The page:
3. Try to use a heated moist towel until red color returns to skin.
  4. If you don’t have a warm towel, cup your hands over the area and breathe.
  5. Do not place anything hot directly on the skin.
  6. Do not apply heat then remove it from the area.
  7. Don’t rub the area the skin will blister.
  8. Gradually rewarm in 100-degree water over a period of twenty-five to forty minutes.
  9. Do not try and treat/burst the blisters.
  10. Dress fingers and toes individually and give acetaminophen or ibuprofen to reduce the pain.

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Trench Foot:

Trench foot is when boots are constricted or get wet, a fungal infection forms on the feet. The foot will itch and turn red then blue. The treatment for trench foot is to take off wet socks, air out footwear, and examine your feet regularly.

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Choking:

Choking is one of the top causes of accidental death in America. Choking is when something is stuck in an airway and it cuts off breathing. There are steps to treating a choking victim:

  1. Make sure the person is actually choking. If the person is able to speak or is coughing then they only have a partial blockage, so you should allow them to try and cough up the blockage themselves.
  2. If you can see the blockage in the mouth, remove it with your fingers.
  3. If the blockage is still there then use the Heimlich maneuver.
  4. Get behind the person and grab them just below their rib cage above the navel.
  5. Apply pressure by giving an upward and inward thrust.

If you are alone and choking find a chair or hard surface and ram your stomach.

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Burns:

There are three different types of severity of burns:

First degree: This burn just affects the outer layer of skin. The skin is red accompanied by swelling.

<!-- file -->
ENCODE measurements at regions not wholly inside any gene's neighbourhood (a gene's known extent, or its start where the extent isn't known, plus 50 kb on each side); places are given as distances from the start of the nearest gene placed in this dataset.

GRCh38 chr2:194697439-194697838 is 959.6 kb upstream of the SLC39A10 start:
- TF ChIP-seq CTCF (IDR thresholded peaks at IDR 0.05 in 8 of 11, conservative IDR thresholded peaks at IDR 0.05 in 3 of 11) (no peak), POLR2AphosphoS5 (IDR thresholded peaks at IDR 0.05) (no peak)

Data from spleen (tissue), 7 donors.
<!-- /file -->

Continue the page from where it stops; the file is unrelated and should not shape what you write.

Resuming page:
Second degree: The burn affects the second layer on skin called the dermis. Blisters develop and the skin becomes red and splotchy.

Third degree: this is the most serious. All layers or skin are damaged, it could even reach to the bone. They can appear charred black or sometimes white and dry. To treat burns:

  1. run the area under cold water
  2. remove jewelry and clothes from area.
  3. Cover the burn with sterile dressing
  4. Don’t point ointment on it
  5. Make sure the person drinks fluids

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The treatment you get for a burn depends on the severity. For a severe burn you should get medical attention.

Bites and Stings:

Bee and Wasp Stings: To treat a bee or wasp sting:

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  1. Remove stinger by scraping with a sharp edge.
  2. Make sure the person doesn’t need epinephrine that needs to be administered immediately.
  3. Wash the site with soap and water.
  4. Relieve discomfort with cold water.
  5. Use antibiotics with advice of physician.

Spider and Scorpion Bites: To treat spider and scorpion bites:

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  1. Clean and dress the bite area.
  2. Treat for shock and be prepared to give CPR.
  3. Obtain antivenin if available.
  4. Take antibiotics if necessary.

Snakebites: To treat a snakebite:

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  1. Keep the victim clam and still with a low heart rate.
  2. Transport to a medical facility
  3. Treat for shock and give them fluids.
  4. Remove jewelry or constricting items.
  5. Clean the bite area.
  6. Prepare to give rescue breathing and CPR.
  7. Use a constricting band between the bite site and heart that two fingers can easily slip under.
  8. Attempt to remover poison by squeezing
  9. Obtain antivenin if possible.

These are the last couple of steps for saving someone’s life. There are many different things that can happen in emergency situations. In my last three posts I have discussed numerous potential dangerous situations and ways to treat them. These are some of the many ways you can help in an emergency situation and potentially save lives.

Courtley, C. (2012). SEAL survival guide: A Navy SEAL’s secrets to surviving any disaster. New York: Gallery Books.